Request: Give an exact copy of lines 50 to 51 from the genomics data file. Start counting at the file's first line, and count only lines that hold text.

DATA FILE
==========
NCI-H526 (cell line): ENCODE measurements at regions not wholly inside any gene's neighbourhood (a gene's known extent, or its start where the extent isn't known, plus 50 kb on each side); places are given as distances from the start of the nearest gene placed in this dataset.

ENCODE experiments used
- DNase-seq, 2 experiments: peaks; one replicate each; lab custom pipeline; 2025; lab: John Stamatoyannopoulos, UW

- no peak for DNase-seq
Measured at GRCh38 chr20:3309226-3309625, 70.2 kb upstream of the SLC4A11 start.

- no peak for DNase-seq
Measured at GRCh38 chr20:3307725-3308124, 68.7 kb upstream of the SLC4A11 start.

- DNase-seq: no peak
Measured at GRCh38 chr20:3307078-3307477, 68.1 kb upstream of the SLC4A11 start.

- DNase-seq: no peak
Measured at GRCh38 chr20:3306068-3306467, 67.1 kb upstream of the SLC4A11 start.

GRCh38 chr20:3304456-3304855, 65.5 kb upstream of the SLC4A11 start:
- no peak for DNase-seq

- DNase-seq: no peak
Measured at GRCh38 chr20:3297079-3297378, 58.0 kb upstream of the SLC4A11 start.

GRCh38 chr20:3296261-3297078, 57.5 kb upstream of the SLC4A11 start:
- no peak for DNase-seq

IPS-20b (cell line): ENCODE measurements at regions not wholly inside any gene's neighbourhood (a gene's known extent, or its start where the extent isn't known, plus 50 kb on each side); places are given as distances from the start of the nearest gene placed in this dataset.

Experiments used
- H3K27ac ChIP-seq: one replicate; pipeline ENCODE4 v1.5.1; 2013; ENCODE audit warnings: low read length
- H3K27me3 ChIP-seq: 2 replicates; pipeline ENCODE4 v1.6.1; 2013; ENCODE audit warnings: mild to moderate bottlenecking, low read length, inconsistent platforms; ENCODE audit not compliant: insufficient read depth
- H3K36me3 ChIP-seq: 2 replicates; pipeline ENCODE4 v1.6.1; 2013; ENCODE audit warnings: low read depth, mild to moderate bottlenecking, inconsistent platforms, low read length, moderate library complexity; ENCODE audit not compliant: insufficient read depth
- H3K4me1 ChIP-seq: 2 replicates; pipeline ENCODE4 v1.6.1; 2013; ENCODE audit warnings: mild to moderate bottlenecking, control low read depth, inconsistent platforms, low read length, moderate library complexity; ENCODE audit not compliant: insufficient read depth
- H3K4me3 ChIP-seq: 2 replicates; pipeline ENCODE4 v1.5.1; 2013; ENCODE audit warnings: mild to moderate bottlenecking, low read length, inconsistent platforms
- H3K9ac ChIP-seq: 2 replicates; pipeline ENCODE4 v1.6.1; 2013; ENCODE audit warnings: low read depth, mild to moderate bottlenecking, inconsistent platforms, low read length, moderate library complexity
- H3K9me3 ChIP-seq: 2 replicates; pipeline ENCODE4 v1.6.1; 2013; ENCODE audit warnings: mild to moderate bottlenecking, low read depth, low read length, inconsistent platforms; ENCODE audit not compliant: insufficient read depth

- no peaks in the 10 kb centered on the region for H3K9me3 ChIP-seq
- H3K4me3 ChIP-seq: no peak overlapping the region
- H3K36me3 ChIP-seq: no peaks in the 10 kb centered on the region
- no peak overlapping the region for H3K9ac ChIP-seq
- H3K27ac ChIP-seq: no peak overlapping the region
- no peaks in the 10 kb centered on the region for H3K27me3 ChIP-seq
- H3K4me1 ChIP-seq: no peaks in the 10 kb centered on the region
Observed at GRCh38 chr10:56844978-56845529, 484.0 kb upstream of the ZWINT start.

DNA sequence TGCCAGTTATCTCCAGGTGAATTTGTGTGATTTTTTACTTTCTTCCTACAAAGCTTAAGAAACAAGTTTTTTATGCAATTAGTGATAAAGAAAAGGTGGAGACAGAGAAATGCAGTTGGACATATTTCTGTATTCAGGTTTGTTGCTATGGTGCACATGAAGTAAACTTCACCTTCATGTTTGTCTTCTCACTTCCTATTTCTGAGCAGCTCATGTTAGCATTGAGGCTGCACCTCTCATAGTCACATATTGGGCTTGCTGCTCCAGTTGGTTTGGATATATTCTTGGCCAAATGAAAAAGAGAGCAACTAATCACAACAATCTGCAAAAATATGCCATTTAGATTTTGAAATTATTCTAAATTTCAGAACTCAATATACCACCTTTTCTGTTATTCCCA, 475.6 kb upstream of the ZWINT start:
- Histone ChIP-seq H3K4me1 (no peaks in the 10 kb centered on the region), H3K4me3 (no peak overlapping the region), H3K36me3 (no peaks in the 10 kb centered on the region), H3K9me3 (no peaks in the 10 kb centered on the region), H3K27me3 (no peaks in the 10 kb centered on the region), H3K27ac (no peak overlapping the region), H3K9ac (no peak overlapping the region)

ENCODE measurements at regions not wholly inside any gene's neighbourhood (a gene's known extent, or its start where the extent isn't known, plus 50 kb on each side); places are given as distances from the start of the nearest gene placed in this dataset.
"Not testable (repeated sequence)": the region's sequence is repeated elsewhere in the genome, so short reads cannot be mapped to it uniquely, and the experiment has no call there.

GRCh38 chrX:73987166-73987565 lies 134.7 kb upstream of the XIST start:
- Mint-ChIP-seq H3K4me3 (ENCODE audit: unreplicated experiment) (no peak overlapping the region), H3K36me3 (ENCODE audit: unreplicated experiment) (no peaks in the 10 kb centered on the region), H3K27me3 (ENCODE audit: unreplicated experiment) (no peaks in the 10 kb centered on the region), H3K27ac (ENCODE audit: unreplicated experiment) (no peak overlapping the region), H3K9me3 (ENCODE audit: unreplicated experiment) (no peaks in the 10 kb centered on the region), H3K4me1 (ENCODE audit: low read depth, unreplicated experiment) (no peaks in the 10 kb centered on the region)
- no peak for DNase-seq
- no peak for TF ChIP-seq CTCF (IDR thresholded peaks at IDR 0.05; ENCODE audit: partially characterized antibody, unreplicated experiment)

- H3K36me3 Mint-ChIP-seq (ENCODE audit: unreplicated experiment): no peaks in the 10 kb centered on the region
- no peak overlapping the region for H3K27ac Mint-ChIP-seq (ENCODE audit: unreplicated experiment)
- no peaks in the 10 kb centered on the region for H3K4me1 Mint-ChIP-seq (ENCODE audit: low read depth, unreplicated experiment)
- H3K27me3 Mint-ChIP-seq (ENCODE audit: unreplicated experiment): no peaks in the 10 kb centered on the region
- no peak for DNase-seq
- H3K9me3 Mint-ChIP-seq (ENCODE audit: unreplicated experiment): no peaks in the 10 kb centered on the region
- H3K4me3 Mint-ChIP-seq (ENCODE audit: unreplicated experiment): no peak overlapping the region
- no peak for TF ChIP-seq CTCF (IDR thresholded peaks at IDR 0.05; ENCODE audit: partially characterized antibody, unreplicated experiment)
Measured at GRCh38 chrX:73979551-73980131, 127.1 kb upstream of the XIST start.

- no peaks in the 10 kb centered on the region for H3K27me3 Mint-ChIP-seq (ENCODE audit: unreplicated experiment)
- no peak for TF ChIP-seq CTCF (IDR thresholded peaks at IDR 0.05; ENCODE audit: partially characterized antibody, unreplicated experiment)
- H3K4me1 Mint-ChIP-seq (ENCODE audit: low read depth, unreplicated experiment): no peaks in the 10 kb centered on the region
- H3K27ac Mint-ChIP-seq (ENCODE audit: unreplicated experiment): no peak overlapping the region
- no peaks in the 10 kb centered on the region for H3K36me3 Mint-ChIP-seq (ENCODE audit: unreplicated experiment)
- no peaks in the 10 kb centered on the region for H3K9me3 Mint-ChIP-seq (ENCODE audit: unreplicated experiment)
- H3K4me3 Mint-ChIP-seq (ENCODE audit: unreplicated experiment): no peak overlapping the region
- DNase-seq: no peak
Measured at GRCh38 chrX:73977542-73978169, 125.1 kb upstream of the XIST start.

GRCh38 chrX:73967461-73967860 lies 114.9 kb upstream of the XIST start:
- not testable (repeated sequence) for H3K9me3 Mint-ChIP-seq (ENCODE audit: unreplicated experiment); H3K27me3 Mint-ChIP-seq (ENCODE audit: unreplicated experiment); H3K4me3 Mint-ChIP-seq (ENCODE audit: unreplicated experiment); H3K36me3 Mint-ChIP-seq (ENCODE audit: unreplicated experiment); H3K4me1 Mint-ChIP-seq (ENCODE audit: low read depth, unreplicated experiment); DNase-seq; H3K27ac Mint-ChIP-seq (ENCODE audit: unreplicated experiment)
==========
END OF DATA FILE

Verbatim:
- no peak for TF ChIP-seq CTCF (IDR thresholded peaks at IDR 0.05; ENCODE audit: partially characterized antibody, unreplicated experiment)
Measured at GRCh38 chrX:73979551-73980131, 127.1 kb upstream of the XIST start.